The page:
“Sooner or later, the pieces had to find one another again. The two halves of the heart must join up again, if only to die together in a single, futile twitch. You have fallen victim to the inevitable, because you believed in the happiness Hermangarde could give you, because you believed it could lift you out of the earth and erase your memories.
But remember, Ryno? Did you not see, with me, one day, in the Cevennes, an injured eagle, who carried his wound through the sky, marking in the air the bloody path of his last, tortured flight? Ryno, Ryno, this is your story. In Hermangarde's arms, rising to that pure, blue place, you carried within your breast those ten growing years of Vellini, and neither the happiness your wife gives, nor the crown of the heavens, if the eagle I remember had been able to rise up to that crown – can fight again it – not your wound, not his. Oh Ryno – you've fought in vain. And I know you've fought it.” An aura of the oracular permeated her gaze, her voice. “My mirror has told me that much. I've seen it all.”
And she showed him a little tin glass, hanging from her coral necklace. It was an enchanted mirror, a talisman that had been given to her mother in Malaga by a gypsy on the church steps, as thanks for alms. “You have fought against me, against yourself, against Fate, against blood. The glass has veiled you for a long time. Everything within was hazy, obscured, fogged-up. But now it sees you clearly. Tonight I saw you in it – leaving the great gate of your manor-house in Carteret, coming to me as swiftly as if you had the two wings of an archangel on your shoulders, and your horse the two wings of a hippogriff.”
He smiled bitterly at the strangeness of her words, but he knew the truth too well. If she was mad, she was, at least, convinced – and conviction was the force of God, granted a moment in the hands of men. Half-smiling in disbelief – yet nonetheless shaken through by her words – he leaned over to look at the mirror that she held out at the tips of her slender fingers. He saw nothing there but the opaquely green glow of the metal, but as he leaned, his cheek touched hers.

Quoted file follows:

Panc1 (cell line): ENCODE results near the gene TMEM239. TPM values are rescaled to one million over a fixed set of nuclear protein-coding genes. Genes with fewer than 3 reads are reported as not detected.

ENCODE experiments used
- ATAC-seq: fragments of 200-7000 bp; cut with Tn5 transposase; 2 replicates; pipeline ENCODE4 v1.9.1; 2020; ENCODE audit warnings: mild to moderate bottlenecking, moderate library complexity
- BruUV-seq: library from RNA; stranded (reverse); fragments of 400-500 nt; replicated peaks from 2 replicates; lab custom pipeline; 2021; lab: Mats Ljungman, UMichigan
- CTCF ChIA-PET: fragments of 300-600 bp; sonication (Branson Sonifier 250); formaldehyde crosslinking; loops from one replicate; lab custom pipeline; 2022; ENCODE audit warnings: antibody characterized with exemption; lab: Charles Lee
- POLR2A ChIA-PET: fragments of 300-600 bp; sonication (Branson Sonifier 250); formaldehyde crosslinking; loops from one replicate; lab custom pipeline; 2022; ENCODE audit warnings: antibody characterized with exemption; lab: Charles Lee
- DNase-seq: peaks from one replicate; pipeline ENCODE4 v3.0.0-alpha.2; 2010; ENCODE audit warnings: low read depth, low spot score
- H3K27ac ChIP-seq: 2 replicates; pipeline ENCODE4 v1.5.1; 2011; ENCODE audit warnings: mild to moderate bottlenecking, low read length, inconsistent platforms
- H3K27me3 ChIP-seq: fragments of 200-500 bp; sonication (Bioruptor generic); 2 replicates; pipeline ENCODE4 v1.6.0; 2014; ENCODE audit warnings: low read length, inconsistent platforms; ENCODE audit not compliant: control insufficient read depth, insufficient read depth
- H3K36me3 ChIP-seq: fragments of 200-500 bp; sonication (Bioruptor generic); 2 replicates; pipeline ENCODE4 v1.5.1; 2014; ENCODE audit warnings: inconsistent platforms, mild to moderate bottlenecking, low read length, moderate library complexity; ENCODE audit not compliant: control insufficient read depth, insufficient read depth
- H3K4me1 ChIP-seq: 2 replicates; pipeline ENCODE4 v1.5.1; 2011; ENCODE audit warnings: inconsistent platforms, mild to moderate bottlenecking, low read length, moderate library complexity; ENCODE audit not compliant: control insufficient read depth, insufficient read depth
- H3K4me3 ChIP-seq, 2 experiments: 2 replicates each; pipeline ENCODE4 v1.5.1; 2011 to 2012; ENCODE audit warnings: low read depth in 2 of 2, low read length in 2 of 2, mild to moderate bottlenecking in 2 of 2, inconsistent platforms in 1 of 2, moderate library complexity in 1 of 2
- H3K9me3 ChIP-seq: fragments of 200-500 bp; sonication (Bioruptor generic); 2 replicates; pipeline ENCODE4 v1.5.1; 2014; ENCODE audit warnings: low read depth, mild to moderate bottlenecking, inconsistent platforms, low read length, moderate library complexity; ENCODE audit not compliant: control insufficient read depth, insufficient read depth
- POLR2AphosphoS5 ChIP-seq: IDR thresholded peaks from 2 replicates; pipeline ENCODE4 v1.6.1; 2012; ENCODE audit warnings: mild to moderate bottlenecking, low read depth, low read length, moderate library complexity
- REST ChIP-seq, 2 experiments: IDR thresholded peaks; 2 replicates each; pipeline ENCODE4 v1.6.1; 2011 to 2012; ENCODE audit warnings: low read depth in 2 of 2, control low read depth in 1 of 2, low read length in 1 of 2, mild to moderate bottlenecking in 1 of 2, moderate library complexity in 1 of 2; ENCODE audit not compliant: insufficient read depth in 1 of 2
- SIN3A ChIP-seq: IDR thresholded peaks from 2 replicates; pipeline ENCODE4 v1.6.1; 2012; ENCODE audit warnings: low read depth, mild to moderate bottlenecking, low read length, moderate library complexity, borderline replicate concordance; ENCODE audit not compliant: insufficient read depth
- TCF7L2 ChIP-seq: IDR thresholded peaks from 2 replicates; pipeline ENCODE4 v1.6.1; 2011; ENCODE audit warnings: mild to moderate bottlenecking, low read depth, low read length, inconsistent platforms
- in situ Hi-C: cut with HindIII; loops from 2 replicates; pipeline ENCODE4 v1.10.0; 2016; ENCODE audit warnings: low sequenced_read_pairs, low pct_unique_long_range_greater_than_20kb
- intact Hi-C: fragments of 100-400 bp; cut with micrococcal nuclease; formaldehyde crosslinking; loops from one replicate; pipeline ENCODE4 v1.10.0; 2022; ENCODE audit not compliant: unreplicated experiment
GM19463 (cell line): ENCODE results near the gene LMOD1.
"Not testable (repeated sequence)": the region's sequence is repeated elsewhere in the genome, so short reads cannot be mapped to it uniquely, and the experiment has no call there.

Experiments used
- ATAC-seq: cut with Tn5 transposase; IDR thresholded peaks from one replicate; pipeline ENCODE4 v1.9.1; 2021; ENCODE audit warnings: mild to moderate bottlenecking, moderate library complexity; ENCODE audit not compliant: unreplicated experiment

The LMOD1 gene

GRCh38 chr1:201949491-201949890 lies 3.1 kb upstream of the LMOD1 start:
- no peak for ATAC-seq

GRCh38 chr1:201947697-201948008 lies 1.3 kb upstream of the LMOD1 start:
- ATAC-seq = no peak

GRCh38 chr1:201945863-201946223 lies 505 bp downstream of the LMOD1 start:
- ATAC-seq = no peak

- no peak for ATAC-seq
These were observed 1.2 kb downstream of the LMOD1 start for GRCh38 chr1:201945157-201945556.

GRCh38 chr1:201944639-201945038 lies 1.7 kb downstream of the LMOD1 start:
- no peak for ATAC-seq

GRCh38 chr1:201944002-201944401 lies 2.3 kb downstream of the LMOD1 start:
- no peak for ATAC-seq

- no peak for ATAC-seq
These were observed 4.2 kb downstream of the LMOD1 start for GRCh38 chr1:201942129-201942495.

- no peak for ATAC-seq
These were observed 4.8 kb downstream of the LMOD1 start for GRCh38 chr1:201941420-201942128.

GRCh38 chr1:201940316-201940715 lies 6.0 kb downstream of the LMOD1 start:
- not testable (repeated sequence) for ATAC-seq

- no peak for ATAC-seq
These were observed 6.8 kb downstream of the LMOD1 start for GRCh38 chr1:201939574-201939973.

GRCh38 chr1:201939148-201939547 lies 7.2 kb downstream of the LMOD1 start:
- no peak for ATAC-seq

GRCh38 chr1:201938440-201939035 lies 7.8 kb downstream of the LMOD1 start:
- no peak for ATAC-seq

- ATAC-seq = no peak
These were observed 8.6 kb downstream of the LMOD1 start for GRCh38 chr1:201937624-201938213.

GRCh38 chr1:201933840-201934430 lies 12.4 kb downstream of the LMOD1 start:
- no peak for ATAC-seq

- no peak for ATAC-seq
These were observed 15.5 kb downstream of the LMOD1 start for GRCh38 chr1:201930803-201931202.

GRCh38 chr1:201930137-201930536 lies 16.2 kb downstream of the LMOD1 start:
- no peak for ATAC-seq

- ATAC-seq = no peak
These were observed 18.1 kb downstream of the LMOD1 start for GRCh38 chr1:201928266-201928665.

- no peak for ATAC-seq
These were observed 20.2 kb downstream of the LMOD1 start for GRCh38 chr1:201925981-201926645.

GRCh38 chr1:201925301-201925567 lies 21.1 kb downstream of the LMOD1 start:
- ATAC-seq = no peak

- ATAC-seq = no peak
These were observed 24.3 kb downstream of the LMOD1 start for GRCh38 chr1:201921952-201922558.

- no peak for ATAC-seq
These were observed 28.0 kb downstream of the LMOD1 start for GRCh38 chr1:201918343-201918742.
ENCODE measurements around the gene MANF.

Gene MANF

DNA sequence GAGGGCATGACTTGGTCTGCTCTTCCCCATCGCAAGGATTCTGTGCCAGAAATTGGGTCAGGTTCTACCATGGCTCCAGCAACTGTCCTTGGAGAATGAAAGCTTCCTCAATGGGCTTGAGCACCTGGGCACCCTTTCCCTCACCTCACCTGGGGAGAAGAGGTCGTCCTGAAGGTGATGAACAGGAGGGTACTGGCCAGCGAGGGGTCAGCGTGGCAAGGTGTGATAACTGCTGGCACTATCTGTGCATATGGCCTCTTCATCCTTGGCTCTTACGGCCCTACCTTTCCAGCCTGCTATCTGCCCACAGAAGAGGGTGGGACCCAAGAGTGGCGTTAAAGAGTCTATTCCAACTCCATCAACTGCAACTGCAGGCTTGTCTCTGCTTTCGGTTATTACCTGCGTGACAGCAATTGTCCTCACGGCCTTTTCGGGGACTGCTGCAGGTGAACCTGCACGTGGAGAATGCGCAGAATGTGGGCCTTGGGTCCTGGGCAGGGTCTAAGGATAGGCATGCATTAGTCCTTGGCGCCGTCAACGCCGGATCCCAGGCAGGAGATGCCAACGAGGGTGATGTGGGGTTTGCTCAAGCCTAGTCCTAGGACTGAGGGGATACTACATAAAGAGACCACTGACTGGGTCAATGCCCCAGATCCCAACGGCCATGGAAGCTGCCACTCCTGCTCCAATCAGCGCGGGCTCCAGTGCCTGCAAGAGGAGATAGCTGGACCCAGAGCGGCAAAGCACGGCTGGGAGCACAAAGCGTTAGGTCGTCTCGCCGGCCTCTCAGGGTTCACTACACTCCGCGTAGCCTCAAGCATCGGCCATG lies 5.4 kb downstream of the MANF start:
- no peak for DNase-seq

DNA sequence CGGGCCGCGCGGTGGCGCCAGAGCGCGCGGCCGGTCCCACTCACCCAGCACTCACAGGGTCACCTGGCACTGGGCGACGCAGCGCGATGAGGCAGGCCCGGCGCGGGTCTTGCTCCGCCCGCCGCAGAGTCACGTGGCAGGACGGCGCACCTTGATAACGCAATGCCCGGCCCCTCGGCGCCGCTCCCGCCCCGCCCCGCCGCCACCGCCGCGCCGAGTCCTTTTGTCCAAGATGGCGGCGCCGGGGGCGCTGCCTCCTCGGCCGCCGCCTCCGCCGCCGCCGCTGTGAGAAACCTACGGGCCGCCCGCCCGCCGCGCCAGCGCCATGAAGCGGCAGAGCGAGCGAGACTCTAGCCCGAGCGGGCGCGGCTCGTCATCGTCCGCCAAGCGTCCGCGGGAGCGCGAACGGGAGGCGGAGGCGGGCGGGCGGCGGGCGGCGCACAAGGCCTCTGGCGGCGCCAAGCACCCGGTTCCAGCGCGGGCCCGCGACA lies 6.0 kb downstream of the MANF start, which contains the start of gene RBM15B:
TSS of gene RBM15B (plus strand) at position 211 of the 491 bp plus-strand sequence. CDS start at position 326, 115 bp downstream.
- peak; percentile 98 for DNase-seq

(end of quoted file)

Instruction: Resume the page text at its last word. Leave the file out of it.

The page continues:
His flesh knew her flesh. The body, like the soul, has its memories. If the sight of her letters, traced in blood and frozen upon the cold parchment, had first begun to warm his heart, now his blood was no longer dry. It flowed; it coursed through him, burning like carmine, behind all those transparent barricades he had walled up against her.
The galvanizing tremor of cheek touching cheek – it was the spark to the powder!
“I know it all too well,” Ryno struggled to speak. “I know too well that I'll regret it tomorrow. That I will take from your side only bleak disgust with myself – but wherefore art thou, Vellini?” And already he was looking up at her, losing himself in the vastness of her eyes. Her irises, grown large with the force of her reignited passion, seemed to have absorbed their prey, like a violent blaze which licks the milk from a full cup, and leaves the bottom blackened and charred.